Colorado Water: Lawmakers offer tepid enthusiasm for state water plan |

Colorado Water: Lawmakers offer tepid enthusiasm for state water plan

Brent Gardner-Smith
Aspen Journalism
Western Slope legislators
Brent Gardner-Smith/Aspen Journalism |

Members of the Western Slope delegation to the state Legislature said Monday the Colorado Water Plan is a good starting point, but it doesn’t provide clear solutions to the state’s water challenges. Representative Bob Rankin, a Republican who represents House District 57, which includes Garfield County, said the water plan lacks a prioritized list of specific water projects, a financing plan and a schedule.

“So, I view this as the start of a negotiating process on all of those details that will be worked out,” Rankin said. “So, I hope we’re positioning ourselves as a Western Slope for a negotiating process that’s going to go on for a couple of years.”

Rankin spoke Monday at a meeting of the Colorado River Basin Roundtable in Glenwood Springs along with seven other Western Slope state lawmakers: Reps. Millie Hamner, Diane Mitsch Bush, K.C. Becker, Yeulin Willett, Dan Thurlow, J. Paul Brown and state Sen. Kerry Donovon.

Rankin pointed out that there are only 12 Western Slope legislators in the 100-member Colorado Legislature and as such, it can be hard to adequately represent Western Slope interests in Denver.

Almost all of the lawmakers at the meeting praised the hard work the roundtable has done over the past two years to develop a basin-specific water-supply plan and to help shape the statewide plan.

But many also said the forthcoming plan — now expected to be finalized by Nov. 19 — will not resolve issues such as the potential for a new transmountain diversion of water to the Front Range. And not surprisingly, none of the lawmakers called for more Western Slope water to be moved east.

“Another transmountain diversion is not only bad for the Western Slope, it’s bad for Colorado, it’s bad for our state’s economy, it’s bad when, not if, there is going to be a compact call, and it’s very, very bad obviously for our recreational and environmental-based economy,” said Mitsch Bush, a Democrat who represents Eagle and Routt counties in House District 26.

Mitsch Bush said the employees in new businesses relocating along the Interstate 25 corridor “don’t come here to Colorado and bring jobs and money with them because they want to hang out on I-25, they want to see free-flowing Western rivers.”

Willett, a Republican representing House District 54, which includes rural Mesa County and Delta County, said he’s begun to wonder if it is time for the state to stop accommodating Front Range growth, especially in light of calls to add more lanes to I-25.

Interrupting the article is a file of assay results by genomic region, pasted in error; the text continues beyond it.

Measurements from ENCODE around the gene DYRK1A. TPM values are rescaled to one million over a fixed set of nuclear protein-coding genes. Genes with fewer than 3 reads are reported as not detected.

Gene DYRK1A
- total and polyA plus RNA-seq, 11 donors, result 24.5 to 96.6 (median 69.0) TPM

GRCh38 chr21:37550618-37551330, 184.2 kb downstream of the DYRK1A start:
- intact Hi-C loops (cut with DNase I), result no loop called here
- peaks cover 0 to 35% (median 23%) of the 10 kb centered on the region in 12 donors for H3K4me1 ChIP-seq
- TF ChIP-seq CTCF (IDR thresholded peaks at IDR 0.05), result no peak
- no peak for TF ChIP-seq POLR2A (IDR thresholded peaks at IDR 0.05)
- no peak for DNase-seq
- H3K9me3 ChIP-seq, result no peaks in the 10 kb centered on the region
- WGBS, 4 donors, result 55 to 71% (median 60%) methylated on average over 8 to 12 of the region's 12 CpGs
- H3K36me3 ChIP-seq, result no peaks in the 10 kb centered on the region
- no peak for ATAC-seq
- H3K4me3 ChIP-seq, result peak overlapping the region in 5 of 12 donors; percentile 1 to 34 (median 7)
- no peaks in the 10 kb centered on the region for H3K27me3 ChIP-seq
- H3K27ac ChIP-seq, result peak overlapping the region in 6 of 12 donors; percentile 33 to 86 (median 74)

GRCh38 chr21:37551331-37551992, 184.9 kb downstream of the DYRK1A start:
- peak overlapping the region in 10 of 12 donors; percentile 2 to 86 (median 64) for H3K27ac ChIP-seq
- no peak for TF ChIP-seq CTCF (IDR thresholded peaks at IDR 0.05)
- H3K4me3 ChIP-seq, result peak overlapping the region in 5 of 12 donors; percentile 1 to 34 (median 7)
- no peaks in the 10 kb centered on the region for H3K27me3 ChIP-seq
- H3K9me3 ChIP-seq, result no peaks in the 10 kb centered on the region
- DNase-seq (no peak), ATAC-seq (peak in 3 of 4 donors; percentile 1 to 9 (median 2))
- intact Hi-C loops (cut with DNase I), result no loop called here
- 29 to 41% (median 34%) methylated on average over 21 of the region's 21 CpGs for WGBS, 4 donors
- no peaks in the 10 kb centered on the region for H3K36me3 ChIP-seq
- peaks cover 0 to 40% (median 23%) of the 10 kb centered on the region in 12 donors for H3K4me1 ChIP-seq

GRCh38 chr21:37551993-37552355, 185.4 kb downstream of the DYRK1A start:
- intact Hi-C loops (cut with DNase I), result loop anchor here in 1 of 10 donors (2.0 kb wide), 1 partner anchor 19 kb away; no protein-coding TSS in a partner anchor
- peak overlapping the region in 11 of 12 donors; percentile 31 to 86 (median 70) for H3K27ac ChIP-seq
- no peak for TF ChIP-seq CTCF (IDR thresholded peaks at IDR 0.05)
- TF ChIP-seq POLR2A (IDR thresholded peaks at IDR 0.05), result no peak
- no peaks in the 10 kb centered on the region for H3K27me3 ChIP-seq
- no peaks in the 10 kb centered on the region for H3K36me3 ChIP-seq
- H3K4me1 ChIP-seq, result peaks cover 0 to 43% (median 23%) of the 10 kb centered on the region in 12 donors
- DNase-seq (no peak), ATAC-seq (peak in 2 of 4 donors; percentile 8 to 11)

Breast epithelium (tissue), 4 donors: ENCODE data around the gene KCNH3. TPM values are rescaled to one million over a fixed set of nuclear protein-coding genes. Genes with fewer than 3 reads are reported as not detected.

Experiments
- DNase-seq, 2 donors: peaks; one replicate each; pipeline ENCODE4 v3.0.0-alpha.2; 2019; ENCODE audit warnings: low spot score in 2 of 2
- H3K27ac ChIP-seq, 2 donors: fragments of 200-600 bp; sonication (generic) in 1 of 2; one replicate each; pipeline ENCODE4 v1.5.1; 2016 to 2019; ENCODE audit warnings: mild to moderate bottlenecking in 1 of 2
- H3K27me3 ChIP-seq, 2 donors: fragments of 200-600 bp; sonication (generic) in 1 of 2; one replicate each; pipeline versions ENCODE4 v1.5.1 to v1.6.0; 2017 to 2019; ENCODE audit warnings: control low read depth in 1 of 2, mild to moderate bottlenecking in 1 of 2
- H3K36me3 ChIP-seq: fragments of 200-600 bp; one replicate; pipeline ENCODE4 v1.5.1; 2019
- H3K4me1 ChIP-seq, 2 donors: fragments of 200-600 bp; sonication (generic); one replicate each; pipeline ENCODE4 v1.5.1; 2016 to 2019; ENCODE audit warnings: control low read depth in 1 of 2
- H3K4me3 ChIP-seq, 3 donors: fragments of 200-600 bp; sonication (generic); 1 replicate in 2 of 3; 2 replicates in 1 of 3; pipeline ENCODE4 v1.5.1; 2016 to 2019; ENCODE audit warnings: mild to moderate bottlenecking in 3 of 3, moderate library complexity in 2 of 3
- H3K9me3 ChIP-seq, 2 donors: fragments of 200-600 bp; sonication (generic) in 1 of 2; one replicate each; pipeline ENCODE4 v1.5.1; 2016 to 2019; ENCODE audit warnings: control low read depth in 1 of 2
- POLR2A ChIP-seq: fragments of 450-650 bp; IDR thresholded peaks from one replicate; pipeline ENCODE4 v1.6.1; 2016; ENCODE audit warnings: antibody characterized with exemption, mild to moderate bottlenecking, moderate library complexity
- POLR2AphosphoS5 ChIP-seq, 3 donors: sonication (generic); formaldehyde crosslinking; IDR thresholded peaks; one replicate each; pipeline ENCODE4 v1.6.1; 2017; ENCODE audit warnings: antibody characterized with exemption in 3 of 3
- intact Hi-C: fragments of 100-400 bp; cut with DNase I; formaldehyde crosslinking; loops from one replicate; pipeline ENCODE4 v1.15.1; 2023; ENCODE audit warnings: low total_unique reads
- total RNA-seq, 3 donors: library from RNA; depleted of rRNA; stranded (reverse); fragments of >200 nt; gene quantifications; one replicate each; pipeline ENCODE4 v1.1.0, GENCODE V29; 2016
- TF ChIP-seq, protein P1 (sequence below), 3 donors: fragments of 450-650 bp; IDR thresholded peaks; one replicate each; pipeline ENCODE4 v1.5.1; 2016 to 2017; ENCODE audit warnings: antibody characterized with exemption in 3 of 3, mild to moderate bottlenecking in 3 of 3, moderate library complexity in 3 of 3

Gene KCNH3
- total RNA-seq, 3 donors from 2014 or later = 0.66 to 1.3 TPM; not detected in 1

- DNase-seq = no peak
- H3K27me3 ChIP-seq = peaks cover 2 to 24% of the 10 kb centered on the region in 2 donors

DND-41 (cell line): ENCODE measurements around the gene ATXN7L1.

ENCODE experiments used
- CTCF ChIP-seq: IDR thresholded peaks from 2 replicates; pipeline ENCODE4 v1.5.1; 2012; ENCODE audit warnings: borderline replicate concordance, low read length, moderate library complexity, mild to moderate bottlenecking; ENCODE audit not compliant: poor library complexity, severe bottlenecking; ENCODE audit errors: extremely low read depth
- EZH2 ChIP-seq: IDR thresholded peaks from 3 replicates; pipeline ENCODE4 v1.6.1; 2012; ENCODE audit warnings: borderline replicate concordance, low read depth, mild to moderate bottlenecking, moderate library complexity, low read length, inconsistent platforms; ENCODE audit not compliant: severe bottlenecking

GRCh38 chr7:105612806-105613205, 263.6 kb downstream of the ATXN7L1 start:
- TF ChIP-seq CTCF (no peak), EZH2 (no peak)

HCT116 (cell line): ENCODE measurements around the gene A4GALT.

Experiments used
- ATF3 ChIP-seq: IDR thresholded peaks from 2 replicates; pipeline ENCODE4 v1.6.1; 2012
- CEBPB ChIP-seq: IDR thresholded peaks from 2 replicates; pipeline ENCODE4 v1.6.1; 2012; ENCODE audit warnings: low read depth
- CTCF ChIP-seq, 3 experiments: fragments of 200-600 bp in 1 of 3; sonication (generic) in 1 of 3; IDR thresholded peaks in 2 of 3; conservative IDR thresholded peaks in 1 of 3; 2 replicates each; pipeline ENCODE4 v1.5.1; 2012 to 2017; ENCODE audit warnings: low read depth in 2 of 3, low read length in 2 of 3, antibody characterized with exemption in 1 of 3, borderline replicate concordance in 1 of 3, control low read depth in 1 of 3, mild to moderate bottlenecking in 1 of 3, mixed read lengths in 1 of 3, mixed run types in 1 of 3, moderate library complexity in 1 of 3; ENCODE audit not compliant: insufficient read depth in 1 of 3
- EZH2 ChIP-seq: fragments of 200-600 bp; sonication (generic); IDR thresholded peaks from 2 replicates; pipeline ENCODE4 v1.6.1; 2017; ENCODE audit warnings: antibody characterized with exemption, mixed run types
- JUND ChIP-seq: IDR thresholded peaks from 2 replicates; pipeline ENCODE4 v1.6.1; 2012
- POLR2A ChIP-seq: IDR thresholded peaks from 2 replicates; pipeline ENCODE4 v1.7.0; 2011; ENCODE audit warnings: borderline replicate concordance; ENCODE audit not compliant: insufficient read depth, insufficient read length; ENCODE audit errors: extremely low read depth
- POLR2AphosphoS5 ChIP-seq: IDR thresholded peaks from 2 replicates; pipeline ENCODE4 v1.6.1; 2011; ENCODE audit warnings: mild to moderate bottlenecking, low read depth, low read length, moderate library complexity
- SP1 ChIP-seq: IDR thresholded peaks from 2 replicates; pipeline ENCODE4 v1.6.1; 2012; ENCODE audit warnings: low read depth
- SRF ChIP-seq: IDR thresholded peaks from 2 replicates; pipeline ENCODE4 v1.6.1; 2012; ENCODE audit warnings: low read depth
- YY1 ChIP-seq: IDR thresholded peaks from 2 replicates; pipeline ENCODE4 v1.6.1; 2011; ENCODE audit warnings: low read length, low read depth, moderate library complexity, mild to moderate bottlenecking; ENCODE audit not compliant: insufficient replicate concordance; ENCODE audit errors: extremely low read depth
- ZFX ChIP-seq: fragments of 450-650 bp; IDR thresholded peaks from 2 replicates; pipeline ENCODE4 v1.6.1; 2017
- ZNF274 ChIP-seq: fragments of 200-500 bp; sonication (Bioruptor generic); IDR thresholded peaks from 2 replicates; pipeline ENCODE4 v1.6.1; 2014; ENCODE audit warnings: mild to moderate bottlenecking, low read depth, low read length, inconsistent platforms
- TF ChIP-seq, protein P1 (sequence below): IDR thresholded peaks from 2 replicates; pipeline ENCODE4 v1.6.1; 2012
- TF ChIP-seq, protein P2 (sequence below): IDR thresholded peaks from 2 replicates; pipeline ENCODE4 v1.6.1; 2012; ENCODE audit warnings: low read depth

“When do we say ‘no more’?” Willitt asked. “When do you say no more highway lanes, … no more diversions? You want to start a business, you want to expand, come to the West Slope. I don’t say that is my position, but it is certainly one I’m starting to consider.”

Thurlow, a Republican who represents the portion of Mesa County around Grand Junction in House District 55, said his background was in the printing business and that when he started his job as a legislator, he didn’t know anything about water.

He said his fellow legislator, Rep. Don Coram, told him, “Don’t worry, go to the meetings and stand up and say, ‘I’m not going to let the bastards steal any more of our water,’ and you’ll be fine.”

But Thurlow, who said he’s been reading the draft water plan, asked the roundtable whether it might be advantageous to perhaps take a different approach and ask if the Western Slope might get something out of a new transmountain diversion project, such as new storage projects of its own.

“What should the negotiation strategy be? Hard-line or ‘Let’s talk about this’?” Thurlow said.

Becker, a Democrat from Boulder who represents both Front Range and Western Slope counties, said she feels the water-plan process has generally been a good thing, but she said there are some “troubling aspects” to the draft plan.

Most troubling to Becker is the emphasis on “streamlining” the approval and permitting processes for new water projects, especially as a bill along those lines is expected to be introduced when the Legislature reconvenes.

“We have to be really thoughtful about how we permit water projects,” said Becker, an attorney with extensive experience managing federal review processes while at the Department of Interior.

She said any new water-storage project has to “respect the values of all the interests, because there are a lot of interests,” and that “when it comes to moving water around, you are going to have fights about it.”

Aspen Journalism is collaborating with The Aspen Times on coverage of rivers and water. More at


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